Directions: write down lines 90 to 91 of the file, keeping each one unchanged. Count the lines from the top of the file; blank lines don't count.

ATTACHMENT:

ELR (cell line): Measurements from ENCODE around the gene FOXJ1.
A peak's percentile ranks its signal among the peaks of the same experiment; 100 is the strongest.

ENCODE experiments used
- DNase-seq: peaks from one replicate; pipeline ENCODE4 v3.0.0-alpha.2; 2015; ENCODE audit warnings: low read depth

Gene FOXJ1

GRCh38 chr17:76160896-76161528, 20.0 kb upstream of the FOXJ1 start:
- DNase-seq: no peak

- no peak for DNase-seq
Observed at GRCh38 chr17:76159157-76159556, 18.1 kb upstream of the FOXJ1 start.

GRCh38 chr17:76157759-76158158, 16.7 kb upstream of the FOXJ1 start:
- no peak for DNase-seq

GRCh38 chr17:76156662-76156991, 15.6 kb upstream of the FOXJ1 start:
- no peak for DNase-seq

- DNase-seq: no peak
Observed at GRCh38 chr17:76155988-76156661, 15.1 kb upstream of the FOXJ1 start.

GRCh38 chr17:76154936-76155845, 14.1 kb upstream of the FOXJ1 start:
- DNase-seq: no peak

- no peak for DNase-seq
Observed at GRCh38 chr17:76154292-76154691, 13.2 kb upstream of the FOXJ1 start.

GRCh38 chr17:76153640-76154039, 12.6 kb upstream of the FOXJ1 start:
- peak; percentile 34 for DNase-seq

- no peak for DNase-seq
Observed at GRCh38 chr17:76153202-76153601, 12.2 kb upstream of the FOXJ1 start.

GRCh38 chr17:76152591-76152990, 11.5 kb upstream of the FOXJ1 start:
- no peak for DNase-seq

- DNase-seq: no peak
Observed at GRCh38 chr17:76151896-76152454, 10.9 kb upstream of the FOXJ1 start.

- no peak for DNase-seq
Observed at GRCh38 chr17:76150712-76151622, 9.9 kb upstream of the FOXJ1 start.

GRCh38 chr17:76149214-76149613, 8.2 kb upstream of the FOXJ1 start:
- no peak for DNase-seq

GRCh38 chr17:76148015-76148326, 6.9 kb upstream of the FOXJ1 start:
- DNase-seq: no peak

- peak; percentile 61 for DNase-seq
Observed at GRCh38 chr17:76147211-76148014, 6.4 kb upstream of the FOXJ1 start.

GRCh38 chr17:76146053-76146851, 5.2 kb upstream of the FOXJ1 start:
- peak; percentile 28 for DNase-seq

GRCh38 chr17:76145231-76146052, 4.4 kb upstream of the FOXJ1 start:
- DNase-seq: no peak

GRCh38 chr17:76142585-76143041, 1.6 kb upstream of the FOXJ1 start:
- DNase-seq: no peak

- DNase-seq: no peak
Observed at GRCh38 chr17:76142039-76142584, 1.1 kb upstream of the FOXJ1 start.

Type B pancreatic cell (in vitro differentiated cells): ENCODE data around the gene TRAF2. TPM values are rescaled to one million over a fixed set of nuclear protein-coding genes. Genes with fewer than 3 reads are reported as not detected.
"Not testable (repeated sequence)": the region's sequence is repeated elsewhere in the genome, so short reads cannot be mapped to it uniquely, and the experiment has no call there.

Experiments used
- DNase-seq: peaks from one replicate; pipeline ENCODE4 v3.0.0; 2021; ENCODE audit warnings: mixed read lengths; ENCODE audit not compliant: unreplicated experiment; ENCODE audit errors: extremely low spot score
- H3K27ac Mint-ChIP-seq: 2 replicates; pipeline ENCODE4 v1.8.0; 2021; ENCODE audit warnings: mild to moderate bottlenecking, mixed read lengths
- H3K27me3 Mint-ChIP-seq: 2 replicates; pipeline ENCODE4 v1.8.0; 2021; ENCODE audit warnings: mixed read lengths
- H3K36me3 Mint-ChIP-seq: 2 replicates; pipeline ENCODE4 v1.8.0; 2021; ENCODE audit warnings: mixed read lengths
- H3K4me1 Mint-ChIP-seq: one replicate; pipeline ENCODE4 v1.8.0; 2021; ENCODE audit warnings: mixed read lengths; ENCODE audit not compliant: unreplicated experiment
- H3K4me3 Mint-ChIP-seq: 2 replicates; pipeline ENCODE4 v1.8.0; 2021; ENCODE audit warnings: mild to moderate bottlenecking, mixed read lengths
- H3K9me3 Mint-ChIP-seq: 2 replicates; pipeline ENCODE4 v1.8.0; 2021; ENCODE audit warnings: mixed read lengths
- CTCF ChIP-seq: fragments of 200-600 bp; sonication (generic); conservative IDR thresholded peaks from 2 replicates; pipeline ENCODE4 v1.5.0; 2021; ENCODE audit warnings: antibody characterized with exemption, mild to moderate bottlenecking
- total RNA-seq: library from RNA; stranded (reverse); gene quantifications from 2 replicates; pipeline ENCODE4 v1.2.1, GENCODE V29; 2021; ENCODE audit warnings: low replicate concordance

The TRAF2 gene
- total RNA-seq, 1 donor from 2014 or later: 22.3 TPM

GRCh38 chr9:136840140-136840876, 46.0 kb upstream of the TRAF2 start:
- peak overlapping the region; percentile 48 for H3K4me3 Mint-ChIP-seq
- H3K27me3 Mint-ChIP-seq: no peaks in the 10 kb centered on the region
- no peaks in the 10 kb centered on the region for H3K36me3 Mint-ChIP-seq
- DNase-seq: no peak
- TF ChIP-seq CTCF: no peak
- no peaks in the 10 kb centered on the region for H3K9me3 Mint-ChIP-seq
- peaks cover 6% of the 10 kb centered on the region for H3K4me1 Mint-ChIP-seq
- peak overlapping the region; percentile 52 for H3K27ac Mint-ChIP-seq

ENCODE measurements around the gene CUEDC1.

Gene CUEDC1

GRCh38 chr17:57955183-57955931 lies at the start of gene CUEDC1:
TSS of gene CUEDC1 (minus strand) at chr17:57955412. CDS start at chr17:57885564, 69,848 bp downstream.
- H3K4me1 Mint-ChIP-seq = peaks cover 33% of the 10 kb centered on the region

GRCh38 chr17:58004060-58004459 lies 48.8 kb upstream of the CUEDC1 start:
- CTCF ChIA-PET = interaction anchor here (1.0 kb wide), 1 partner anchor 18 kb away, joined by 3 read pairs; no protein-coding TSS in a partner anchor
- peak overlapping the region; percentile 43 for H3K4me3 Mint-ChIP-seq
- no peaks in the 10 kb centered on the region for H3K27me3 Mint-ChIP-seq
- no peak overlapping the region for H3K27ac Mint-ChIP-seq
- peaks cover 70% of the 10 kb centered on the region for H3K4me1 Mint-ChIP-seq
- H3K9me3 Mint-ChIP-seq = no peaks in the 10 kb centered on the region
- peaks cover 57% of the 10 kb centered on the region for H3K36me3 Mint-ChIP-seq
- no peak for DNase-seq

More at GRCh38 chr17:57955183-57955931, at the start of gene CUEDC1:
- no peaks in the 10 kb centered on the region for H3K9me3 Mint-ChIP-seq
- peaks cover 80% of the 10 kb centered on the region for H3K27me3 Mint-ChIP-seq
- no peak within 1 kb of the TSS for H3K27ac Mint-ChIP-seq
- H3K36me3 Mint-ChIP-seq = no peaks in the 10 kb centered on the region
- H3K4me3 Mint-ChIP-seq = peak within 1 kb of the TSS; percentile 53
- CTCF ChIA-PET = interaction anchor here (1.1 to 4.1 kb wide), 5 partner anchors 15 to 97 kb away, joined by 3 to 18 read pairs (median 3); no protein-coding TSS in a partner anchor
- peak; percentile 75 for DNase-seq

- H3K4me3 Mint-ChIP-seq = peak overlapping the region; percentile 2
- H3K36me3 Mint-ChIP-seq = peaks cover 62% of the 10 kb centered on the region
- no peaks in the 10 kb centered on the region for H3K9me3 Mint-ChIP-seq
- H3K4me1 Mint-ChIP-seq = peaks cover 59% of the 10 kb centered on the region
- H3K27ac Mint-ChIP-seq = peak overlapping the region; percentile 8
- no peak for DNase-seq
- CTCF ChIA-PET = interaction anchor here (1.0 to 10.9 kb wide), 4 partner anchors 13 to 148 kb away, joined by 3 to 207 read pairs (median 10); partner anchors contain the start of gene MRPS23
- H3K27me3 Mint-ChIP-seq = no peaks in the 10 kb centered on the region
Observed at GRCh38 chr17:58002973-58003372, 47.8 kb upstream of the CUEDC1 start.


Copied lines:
- H3K36me3 Mint-ChIP-seq = peaks cover 62% of the 10 kb centered on the region
- no peaks in the 10 kb centered on the region for H3K9me3 Mint-ChIP-seq